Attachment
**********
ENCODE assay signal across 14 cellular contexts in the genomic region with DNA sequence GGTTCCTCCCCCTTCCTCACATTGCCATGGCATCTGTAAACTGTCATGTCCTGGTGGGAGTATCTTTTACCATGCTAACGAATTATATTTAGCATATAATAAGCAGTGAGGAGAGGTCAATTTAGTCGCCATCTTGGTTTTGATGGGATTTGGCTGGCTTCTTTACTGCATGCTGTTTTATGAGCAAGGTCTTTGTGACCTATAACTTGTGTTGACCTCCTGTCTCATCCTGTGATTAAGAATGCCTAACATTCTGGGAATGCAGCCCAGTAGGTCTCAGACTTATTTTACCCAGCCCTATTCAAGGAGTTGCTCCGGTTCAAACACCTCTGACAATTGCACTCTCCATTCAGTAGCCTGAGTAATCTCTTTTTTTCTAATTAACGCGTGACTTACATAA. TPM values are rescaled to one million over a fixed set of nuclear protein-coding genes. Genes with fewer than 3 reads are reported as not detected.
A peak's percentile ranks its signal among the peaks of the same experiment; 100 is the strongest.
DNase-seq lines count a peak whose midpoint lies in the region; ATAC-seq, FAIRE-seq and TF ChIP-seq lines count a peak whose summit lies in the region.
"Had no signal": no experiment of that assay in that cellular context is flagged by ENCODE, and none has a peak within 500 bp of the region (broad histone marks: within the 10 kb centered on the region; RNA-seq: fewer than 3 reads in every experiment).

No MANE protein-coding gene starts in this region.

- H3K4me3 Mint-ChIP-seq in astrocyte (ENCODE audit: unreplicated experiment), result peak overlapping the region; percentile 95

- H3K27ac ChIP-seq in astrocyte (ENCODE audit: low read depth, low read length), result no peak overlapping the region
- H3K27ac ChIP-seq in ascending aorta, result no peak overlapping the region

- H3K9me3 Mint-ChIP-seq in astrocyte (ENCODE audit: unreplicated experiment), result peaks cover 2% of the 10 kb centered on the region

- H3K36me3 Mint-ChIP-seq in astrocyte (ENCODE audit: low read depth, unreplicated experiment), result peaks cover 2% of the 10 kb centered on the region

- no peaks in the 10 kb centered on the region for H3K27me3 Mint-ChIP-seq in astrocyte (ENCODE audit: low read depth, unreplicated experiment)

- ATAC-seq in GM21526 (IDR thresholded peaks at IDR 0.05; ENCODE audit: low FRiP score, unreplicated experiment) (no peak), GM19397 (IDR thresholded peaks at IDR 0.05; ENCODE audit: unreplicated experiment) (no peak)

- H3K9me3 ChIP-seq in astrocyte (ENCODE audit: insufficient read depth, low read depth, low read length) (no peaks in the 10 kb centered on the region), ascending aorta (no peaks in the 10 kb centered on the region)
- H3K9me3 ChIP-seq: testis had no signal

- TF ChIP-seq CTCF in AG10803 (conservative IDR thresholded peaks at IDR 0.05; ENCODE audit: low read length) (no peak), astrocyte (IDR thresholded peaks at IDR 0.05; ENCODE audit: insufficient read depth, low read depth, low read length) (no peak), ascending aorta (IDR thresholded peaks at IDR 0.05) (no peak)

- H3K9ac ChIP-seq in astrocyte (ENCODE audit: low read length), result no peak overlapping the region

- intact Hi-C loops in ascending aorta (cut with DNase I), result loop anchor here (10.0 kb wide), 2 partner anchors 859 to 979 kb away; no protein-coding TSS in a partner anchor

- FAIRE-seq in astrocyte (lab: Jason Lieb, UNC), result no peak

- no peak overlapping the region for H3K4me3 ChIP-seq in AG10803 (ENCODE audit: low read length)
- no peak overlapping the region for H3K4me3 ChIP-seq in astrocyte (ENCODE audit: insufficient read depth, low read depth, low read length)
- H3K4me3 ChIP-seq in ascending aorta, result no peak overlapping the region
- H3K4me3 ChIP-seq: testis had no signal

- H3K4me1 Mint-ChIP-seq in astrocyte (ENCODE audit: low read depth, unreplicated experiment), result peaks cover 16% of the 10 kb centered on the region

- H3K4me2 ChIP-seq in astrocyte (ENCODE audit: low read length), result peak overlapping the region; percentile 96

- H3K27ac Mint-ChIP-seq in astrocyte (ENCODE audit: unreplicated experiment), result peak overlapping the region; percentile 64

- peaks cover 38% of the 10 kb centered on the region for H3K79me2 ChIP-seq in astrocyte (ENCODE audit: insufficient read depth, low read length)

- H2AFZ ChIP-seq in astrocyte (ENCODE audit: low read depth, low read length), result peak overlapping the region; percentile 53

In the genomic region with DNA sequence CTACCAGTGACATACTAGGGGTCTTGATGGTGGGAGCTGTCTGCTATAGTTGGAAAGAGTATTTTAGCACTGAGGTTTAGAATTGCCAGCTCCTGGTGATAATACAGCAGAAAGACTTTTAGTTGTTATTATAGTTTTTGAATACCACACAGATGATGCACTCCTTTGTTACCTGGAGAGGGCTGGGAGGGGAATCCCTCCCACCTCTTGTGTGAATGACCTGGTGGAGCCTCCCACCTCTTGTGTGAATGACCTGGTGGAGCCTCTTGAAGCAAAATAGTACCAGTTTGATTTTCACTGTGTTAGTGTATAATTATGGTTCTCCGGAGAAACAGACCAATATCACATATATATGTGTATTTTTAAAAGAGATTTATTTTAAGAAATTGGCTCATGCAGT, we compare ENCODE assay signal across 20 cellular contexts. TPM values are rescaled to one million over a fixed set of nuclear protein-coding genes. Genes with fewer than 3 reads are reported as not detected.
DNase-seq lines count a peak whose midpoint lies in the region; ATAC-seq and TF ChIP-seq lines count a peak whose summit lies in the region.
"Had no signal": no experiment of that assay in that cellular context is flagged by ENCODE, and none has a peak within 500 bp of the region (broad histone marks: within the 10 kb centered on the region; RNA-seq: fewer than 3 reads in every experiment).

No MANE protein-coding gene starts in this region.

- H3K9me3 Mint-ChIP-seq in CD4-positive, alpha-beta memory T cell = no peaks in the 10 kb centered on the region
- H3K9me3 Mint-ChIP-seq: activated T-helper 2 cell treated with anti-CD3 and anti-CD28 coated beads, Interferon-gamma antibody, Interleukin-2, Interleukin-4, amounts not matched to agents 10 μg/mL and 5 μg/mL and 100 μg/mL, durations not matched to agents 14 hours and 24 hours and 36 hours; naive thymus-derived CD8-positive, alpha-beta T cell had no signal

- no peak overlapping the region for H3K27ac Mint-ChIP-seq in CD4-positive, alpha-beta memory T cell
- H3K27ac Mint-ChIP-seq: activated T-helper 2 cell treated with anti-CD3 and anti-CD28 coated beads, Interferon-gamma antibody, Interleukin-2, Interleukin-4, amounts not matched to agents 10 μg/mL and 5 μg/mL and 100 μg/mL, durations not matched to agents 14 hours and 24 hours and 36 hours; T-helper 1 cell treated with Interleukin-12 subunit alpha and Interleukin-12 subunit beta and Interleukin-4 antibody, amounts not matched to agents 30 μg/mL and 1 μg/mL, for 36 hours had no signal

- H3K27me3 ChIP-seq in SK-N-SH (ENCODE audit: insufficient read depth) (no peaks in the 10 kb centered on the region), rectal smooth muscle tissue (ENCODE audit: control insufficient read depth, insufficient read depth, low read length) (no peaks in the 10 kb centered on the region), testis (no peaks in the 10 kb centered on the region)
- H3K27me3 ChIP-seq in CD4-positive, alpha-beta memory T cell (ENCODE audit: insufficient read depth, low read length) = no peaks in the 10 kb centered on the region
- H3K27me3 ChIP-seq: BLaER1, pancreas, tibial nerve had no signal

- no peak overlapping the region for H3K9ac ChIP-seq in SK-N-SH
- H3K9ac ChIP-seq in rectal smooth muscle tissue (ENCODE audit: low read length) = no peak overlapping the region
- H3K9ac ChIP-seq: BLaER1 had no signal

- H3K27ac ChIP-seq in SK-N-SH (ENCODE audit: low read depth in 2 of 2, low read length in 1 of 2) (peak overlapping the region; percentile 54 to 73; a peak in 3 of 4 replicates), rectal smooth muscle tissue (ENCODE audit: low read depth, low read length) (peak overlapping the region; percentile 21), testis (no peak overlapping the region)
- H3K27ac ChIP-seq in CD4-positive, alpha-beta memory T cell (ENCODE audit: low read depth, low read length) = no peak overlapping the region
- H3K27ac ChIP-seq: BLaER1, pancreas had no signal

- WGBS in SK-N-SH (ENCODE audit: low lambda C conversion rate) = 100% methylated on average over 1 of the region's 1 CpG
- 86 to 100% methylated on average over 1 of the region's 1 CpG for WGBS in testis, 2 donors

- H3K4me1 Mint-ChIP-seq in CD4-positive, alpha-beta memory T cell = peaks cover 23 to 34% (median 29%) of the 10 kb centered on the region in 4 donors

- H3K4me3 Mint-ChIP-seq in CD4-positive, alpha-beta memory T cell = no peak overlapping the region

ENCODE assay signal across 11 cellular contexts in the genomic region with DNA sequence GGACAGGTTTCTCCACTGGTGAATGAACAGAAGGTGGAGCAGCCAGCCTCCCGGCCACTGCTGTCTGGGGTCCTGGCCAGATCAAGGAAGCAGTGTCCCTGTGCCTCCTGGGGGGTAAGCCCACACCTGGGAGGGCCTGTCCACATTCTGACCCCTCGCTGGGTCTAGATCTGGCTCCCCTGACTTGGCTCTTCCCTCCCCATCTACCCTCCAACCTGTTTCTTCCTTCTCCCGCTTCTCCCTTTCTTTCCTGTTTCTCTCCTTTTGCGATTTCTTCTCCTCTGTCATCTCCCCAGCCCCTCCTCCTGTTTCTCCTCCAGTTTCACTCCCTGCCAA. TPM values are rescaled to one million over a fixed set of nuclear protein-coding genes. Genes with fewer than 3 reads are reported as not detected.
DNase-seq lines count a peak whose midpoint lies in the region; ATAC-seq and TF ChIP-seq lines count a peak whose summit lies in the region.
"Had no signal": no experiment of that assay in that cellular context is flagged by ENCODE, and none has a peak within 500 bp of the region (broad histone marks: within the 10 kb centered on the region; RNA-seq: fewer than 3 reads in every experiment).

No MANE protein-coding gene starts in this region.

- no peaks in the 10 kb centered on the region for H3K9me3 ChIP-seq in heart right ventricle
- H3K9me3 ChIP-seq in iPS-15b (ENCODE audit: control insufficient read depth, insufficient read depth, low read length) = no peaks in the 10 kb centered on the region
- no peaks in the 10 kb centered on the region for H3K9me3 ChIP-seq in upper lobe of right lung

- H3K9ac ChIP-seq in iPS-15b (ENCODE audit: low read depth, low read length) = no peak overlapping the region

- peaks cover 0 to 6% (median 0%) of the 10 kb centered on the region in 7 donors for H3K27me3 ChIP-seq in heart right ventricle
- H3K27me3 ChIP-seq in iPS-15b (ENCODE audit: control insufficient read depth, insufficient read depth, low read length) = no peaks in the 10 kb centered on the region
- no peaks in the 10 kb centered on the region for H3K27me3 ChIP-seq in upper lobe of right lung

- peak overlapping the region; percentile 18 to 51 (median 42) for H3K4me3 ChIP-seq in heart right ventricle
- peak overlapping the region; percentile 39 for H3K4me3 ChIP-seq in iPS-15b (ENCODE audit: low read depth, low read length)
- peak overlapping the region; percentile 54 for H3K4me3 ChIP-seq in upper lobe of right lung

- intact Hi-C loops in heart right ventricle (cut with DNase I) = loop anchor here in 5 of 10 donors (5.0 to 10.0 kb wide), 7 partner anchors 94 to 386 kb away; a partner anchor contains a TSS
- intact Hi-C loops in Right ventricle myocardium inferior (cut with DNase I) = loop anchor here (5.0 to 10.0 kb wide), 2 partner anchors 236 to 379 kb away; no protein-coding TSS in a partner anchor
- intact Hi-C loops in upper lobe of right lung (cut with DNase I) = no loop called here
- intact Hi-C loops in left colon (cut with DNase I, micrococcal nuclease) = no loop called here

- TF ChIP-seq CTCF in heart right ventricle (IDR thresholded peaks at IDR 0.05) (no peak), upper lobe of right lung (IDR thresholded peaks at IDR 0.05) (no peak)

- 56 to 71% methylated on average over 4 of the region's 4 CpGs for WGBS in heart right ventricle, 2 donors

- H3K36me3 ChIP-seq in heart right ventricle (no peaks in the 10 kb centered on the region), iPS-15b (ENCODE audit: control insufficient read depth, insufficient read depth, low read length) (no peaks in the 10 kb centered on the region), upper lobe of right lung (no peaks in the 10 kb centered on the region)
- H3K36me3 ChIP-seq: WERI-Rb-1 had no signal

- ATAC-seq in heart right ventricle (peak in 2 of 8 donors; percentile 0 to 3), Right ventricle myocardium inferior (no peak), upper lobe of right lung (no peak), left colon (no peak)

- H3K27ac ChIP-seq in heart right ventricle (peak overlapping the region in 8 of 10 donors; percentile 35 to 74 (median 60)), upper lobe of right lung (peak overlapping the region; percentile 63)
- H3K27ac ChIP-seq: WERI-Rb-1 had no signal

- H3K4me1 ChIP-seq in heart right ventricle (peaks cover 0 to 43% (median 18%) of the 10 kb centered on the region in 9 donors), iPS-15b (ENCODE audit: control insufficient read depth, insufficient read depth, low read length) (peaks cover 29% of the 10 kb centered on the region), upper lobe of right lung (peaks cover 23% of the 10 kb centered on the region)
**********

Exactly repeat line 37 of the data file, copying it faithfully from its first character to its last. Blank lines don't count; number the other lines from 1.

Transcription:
- H3K27me3 ChIP-seq in CD4-positive, alpha-beta memory T cell (ENCODE audit: insufficient read depth, low read length) = no peaks in the 10 kb centered on the region